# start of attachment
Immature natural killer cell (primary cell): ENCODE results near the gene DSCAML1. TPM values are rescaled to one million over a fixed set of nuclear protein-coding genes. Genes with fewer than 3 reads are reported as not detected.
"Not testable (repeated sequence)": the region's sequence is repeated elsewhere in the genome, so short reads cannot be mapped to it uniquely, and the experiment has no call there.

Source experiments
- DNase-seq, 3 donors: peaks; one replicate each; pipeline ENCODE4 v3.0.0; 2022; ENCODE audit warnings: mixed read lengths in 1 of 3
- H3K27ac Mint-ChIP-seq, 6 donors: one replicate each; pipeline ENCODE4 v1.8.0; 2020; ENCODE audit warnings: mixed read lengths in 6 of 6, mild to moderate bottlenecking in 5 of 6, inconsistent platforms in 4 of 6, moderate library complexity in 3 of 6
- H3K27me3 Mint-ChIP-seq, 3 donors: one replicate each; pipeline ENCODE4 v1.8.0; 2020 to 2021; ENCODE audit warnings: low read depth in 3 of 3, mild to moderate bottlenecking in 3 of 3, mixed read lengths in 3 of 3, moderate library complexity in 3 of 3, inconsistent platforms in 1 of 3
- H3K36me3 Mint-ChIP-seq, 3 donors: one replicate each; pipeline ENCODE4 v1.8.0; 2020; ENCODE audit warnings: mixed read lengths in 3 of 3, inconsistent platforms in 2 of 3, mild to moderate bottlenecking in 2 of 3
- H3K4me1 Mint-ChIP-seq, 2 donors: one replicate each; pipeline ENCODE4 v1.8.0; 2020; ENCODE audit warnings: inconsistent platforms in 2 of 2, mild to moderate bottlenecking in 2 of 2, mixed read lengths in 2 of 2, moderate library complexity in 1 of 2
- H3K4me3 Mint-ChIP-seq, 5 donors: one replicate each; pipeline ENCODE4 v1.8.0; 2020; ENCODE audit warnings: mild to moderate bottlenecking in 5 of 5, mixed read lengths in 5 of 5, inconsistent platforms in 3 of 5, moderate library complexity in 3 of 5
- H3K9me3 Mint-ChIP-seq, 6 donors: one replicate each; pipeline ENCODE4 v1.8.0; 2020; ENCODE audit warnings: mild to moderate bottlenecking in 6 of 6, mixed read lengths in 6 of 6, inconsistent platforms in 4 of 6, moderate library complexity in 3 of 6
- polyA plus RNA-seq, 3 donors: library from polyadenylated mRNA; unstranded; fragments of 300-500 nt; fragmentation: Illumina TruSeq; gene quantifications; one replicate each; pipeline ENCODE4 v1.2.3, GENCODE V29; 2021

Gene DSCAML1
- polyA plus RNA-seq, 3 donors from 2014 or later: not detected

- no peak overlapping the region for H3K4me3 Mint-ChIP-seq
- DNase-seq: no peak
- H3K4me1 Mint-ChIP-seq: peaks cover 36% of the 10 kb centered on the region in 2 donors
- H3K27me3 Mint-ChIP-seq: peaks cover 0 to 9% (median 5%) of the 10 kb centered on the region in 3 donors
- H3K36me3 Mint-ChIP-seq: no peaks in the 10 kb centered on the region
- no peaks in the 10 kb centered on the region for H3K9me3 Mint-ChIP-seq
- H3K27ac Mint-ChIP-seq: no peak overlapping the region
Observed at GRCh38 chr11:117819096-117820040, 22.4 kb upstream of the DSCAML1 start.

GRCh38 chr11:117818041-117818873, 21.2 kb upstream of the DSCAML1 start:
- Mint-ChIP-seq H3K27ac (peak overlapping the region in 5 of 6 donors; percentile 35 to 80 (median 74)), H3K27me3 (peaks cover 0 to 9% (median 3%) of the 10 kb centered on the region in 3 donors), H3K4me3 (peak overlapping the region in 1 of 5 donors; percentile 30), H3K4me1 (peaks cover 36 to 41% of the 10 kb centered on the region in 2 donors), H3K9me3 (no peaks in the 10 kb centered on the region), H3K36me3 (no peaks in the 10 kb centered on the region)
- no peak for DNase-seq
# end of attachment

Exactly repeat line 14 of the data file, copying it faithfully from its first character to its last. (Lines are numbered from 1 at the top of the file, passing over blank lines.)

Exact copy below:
- no peak overlapping the region for H3K4me3 Mint-ChIP-seq